Last night I got involved in a discussion on a Message Board on this very subject. Emotions were running high and various side issues were interjected, such as resentment of the repetition of what information there was on CNN and other news agencies, and why this disaster was filling the news when there were other tragedies throughout the world that should also be covered. Also mentioned were questions of why we considered the astronauts to be heroes, why was there not more coverage of the impending war in Iraq, and other side issues. I'd like to copy my post from that discussion here rather that re-work it into a new article:
I'd like to concentrate on the topic of this thread, but I assure you that I do not ignore the threat of war that looms over us all, worldwide. But war is not germane to the subject at hand, except peripherally.

I too am saddened by the loss of Columbia and her crew. And I am angered by the budget cuts that seem to be the ultimate cause of the tragedy. If you want to point the finger of blame, then you have to go all the way back to the Nixon administration and the first cuts to the funding for the space program.

To address the CNN coverage of the Columbia disaster, one has to remember that CNN is on 24/7/365 and is geared towards people who tune in, watch for a few minutes, then go back to whatever they were watching before. They aren't in business to provide anyone with constant, timely updates of what we as individuals deem important. They can only do so much with what they have given to them before its time to show another advert for the latest car sale/computer sale/newest patent medicine/whatever. News doesn't make money, commercials do. People *watch* news programs, so they sell ad time. So when CNN runs out of new news, they have to repeat the old news, then comment upon it, ad infinitium nausium.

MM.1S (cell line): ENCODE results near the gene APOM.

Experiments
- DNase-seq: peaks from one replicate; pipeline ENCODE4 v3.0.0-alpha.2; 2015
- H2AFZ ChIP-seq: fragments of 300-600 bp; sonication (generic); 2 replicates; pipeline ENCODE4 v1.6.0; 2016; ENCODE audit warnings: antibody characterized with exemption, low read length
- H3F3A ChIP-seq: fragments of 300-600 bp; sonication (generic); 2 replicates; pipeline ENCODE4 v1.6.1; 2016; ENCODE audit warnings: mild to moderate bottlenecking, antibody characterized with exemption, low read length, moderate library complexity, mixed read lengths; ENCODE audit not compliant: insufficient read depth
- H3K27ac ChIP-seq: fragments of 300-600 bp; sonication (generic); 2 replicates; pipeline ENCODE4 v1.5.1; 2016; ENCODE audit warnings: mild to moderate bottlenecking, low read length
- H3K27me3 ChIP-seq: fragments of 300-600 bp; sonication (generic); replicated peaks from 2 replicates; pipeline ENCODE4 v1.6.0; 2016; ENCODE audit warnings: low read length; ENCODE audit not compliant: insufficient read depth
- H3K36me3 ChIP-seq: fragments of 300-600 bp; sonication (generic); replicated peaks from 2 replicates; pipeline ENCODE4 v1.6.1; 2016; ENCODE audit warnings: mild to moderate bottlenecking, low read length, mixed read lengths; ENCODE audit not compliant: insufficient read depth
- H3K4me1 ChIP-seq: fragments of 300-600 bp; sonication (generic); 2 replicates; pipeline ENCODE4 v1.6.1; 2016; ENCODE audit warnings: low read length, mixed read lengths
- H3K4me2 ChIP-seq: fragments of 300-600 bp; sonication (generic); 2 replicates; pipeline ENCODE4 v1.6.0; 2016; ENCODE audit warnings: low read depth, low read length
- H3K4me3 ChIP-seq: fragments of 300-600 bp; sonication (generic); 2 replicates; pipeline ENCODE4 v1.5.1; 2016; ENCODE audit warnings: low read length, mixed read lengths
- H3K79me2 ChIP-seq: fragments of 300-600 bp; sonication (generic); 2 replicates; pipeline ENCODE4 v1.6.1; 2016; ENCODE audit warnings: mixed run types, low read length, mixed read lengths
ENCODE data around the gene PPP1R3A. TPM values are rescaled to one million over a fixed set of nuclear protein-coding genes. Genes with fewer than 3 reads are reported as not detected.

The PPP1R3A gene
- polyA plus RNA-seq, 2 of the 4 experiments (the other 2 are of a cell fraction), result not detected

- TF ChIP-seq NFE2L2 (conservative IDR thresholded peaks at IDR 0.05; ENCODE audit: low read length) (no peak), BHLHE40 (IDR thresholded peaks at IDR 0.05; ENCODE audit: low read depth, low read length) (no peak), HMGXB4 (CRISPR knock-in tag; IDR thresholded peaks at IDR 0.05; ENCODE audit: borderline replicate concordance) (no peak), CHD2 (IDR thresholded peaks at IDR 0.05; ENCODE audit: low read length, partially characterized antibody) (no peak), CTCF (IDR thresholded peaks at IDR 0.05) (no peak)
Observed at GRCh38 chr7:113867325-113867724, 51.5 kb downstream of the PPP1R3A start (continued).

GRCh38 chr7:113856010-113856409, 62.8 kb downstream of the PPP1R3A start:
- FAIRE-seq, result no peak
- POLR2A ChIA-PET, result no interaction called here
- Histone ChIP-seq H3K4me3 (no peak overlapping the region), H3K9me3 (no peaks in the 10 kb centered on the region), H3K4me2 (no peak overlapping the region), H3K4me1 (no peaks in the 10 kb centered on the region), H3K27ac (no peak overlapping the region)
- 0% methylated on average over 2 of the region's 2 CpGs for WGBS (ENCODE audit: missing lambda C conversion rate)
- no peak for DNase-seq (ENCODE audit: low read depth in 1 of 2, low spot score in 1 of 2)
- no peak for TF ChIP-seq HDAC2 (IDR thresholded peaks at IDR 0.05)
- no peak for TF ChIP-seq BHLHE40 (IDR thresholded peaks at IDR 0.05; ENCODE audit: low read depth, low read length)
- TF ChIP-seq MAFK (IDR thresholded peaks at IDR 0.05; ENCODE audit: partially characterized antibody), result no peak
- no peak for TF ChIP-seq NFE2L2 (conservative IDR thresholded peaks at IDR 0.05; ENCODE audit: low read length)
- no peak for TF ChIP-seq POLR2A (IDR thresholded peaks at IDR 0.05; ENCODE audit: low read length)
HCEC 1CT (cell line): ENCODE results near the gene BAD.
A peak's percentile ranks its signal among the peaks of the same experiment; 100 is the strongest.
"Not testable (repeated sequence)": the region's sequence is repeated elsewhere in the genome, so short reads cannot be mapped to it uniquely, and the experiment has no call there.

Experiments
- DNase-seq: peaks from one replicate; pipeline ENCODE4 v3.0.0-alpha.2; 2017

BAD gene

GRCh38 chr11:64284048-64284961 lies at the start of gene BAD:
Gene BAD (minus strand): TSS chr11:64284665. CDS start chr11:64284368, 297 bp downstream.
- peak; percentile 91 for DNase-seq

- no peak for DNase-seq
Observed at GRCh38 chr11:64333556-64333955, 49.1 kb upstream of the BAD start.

Unfortunately, this is normal for our culture.

As for the finding of some remains of the crew, I for one was bloody glad that some were able to be found. Not for any ghoulish reason, but for the fact that the families will have something besides an empty casket for the funerals. They will have some sort of closure.